Improving Private Renting

About Improving Private Renting

In 2011 some 26.5% of London dwellings were rented (vs 16.7% in the rest of England) —a near-doubling from 12.7% in 1991. The main drivers of this shift to private renting include London’s population growth (both natural and through migration), its age profile (the capital has higher proportions of young people and students than the rest of the country), and the fact that would-be first-time buyers face increasing house prices and tightened… Read More

Private renting for older people? The All Party Parliamentary Group on Ageing and Older People

There is concern that a growing number of people are likely to find themselves living in the private rented sector in their old age. This has been the topic for the latest enquiry undertaken by the APPG on Ageing and Older People. It met on March 20th to discuss what is happening to older people living in the private rented sector and to think about what can be done to help. Current evidence… Read More

No fault evictions: next steps and foreseeable problems

by Christine Whitehead It was good to see the announcement by James Brokenshire yesterday that the government has decided to put an end to Section 21 ‘no fault’ evictions and has accepted the majority view expressed to their consultation on longer term tenancies in the sector that tenancies should last indefinitely. The original consultation suggested a three-year tenancy with a probationary period, so the shift in thinking towards giving tenants far greater… Read More

London Talks Programme

London Talks Programme (PDF) London is experiencing important changes: the new London Plan, Brexit, the housing crisis, the proliferation of short-term letting and climate change. Many of these issues are not local to London or to the United Kingdom.  Cities across the world are experiencing pressure from increasing house prices, marked increases in short-term letting and the spectre of climate change. Our new seminar series London Talks creates a space to exchange knowledge… Read More

Rent controls: lessons from international experience

Yesterday, the Residential Landlords Association published a new LSE London report by Christine Whitehead and Peter Williams on changes in rent regulation in a number of countries (click here to view report). The starting point for this research was the growing concern about whether the private rented sector is suitable for its growing role as a mainstream tenure especially given the large numbers of family households that are now living there. One… Read More

Four of our reports make it into ThinkHouse´s curated library of the year´s best

Officially launched in 2018, Thinkhouse.org.uk is a new site comprising a library of innovative pieces of housing research. The library is curated by an independent editorial panel made up of experts with breadth of experience in the housing sector from academia, central and local governments, and the private and voluntary sectors. The main reports they feature are thought to have the best chances of influencing policy makers; they also have a section… Read More

Longer-Term Tenancies in England: observations about the recent government consultation

England currently has some of the shortest leases in the advanced world: the typical assured short-hold tenancy lasts either 6 months or a year. At the end of the lease period landlords can evict tenants without giving a reason. Such evictions are currently the main cause of homelessness in this country, and one reason why tenants find it difficult to complain about poor quality and services. The Government’s consultation on introducing longer… Read More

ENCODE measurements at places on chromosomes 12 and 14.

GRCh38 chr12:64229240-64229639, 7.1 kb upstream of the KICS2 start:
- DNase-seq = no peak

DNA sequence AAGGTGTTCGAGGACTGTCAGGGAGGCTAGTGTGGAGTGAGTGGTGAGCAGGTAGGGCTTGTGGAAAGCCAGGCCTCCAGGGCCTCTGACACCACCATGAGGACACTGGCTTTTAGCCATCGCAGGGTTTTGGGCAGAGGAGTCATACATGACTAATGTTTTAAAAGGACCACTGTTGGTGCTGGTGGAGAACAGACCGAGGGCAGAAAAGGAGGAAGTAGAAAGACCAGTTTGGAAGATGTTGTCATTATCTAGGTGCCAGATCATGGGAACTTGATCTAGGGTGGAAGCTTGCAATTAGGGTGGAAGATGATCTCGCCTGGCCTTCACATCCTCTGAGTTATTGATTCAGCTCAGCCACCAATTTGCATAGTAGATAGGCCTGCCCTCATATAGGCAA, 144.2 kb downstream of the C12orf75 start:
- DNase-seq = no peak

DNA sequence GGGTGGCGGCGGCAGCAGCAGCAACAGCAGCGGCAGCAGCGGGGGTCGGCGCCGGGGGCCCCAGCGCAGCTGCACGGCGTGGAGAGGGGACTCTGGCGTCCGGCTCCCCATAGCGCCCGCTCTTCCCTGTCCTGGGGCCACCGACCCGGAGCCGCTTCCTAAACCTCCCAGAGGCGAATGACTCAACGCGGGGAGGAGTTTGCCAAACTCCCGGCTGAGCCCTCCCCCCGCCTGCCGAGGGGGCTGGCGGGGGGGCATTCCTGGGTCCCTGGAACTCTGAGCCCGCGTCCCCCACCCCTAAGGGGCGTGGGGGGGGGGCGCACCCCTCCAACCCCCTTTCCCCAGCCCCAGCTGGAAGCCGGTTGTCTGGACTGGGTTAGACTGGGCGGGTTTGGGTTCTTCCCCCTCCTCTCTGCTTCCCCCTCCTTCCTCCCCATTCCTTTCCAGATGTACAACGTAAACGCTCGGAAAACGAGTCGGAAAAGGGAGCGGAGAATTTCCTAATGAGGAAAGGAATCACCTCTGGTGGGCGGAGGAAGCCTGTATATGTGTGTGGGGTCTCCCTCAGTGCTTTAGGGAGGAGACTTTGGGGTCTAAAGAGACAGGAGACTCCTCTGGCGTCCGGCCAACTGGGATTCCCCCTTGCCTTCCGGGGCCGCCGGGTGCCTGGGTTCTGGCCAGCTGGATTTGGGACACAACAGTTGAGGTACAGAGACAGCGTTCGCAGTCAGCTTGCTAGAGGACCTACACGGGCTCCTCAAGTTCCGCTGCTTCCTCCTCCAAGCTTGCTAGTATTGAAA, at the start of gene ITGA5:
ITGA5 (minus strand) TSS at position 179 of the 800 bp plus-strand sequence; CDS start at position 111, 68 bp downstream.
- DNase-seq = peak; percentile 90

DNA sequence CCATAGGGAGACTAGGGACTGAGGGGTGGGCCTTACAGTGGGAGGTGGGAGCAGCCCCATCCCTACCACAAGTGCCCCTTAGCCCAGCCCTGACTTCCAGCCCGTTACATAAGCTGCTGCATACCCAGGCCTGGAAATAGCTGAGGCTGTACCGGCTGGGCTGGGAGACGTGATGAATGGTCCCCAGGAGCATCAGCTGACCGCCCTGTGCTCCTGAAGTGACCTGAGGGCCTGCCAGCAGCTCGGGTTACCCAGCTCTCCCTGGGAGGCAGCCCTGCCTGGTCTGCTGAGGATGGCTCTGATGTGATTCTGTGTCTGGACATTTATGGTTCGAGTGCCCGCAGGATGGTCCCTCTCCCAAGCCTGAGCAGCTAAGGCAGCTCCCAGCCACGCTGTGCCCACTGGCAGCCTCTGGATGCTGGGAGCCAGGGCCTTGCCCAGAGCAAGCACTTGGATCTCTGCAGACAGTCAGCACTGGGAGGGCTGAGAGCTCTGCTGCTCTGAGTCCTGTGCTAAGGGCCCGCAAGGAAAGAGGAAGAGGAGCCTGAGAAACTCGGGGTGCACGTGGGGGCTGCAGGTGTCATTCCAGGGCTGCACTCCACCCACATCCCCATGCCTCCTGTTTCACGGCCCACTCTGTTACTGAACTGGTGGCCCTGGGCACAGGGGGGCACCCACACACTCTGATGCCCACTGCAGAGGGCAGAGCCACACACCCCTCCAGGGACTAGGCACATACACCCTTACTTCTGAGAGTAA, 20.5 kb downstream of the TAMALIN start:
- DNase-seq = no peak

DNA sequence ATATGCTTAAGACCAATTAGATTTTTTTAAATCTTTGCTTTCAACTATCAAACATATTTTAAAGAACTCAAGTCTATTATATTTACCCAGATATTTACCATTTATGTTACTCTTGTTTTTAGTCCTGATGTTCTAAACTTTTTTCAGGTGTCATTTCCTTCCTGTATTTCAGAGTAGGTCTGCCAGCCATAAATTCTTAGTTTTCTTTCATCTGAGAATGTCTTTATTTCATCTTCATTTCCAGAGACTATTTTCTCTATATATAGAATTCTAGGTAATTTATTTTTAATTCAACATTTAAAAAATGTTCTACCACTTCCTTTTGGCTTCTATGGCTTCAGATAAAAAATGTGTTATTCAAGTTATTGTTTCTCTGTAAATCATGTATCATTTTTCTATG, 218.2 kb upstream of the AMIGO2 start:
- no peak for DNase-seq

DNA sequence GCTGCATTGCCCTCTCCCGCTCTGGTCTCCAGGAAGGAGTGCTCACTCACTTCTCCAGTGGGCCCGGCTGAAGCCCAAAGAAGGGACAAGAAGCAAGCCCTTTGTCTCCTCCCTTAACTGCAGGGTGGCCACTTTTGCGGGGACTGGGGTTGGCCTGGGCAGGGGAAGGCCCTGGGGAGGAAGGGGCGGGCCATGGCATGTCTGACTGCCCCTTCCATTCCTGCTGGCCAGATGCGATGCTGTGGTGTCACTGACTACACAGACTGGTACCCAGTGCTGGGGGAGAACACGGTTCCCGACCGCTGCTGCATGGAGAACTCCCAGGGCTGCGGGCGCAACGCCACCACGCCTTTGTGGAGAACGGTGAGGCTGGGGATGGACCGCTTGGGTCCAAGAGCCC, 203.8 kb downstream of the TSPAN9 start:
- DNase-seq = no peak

Will the private rented sector continue to grow? Our report for Shelter

Current forecasts suggest that perhaps one in four households in England, and one in three in London, might be living in the private rented sector by 2025. However there have also been signs that growth is slowing—as indicated by the black line on the figure below, which has flattened since 2012. In this context, Shelter asked us to look at possible future scenarios for the private rented sector [1]. To view or… Read More

A Sustainable Increase in London’s Housing Supply?

On 11 January 2018, LSE London launched the final report of the third of three Knowledge Exchange and Impact projects aimed at fostering debate between academics, practitioners, and government. The report, entitled A sustainable increase in London’s housing supply? was authored by Kath Scanlon, Christine Whitehead, and Fanny Blanc; click here to access the full report. The series that spawned this project started in September 2014 when the scale of the housing… Read More

Lent Term Seminars 2018 schedule

The Lent Term Seminar Series programme is here! The Regional and Urban Planning Studies Programme and LSE London are glad to present their new seminar programme starting from January 2018. This event is open to all. We are looking forward to seeing you! Join us for a series of other seminars on urban related themes such as planning, housing or economic development. About the event Time: 5-6.30pm MONDAYS Room: Alumni Theatre (Room… Read More

Response to Mayor’s draft housing strategy from LSE London

Response to Mayor’s draft housing strategy from LSE London December 2017  This response draws on discussion at an academic and policy round table held at LSE on 13 November 2017, with attendees from LSE and from other academic institutions and research centres with a London focus. The views expressed do not necessarily reflect the opinions of all participants. The general approach The draft contains many sensible and commendable policies. However inevitably it… Read More